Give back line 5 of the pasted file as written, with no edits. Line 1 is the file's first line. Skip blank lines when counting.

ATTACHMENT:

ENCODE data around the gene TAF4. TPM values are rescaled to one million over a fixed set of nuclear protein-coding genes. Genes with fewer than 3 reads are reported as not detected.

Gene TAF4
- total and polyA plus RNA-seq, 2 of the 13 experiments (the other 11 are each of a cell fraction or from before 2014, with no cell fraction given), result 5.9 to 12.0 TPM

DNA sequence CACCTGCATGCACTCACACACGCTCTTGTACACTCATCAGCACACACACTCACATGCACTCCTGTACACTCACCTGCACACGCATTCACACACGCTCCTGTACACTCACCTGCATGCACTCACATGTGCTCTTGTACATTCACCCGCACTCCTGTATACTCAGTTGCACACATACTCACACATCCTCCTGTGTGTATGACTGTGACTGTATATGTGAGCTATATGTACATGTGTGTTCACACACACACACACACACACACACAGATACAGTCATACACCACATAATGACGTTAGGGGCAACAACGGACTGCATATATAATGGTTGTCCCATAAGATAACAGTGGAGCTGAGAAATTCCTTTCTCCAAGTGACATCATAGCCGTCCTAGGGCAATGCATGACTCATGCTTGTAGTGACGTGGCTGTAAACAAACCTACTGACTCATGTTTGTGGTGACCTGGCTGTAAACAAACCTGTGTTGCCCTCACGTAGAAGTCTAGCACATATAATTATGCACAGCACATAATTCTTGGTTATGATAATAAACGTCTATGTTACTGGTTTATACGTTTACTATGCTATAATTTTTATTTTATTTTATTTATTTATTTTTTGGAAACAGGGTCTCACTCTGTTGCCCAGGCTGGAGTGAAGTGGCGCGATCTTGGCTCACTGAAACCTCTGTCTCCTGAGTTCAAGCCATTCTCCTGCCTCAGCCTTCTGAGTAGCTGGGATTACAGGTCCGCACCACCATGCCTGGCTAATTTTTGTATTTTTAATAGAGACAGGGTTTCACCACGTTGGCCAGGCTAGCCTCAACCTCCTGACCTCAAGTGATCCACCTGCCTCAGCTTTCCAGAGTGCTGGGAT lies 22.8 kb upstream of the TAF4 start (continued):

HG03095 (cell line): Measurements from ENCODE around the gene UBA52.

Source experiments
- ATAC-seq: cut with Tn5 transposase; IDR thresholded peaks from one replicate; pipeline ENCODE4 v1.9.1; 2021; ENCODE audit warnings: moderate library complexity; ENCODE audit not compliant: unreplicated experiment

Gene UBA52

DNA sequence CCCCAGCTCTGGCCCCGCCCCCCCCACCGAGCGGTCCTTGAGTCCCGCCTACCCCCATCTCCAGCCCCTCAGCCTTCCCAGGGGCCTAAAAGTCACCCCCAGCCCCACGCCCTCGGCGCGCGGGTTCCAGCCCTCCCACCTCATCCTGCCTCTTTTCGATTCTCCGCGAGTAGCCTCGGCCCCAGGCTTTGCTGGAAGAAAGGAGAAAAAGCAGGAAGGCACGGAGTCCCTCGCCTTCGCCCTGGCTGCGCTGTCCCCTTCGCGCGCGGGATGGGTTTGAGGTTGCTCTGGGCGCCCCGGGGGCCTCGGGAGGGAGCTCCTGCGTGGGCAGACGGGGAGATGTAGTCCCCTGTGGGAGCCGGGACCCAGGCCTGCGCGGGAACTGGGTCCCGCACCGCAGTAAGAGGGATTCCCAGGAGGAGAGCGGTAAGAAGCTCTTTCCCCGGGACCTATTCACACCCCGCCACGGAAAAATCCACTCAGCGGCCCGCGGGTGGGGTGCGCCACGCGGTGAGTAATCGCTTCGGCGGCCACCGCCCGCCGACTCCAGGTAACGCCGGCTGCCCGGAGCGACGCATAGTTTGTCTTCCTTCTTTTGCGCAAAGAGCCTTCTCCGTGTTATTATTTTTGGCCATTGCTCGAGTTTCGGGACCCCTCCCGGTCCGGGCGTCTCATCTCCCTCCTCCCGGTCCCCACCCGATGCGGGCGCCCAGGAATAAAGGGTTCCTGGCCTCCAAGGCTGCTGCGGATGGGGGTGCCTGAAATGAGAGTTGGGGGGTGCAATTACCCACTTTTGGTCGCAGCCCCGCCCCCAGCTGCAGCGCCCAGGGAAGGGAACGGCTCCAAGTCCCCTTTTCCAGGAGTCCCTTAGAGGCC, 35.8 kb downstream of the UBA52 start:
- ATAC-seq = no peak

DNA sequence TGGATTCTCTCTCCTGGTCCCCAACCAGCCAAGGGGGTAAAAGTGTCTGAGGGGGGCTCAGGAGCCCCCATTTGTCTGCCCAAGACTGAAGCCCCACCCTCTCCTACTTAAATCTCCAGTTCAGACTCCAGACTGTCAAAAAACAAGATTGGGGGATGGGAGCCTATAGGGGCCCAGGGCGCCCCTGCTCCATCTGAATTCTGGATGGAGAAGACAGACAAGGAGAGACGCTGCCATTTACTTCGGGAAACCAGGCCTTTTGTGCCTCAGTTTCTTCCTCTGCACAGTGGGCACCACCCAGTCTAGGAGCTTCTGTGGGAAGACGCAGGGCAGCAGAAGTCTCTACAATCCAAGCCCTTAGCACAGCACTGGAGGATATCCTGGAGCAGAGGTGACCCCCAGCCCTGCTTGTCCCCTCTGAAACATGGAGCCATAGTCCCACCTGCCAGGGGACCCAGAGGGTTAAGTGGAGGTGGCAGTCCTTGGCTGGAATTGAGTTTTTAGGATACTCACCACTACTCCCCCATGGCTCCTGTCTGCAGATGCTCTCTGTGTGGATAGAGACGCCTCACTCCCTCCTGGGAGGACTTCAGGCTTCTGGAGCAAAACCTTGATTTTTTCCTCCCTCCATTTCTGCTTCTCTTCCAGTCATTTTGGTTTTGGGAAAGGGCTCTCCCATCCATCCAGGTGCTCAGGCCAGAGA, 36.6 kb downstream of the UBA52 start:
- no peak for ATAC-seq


HG03095 (cell line): Measurements from ENCODE around the gene UBA52.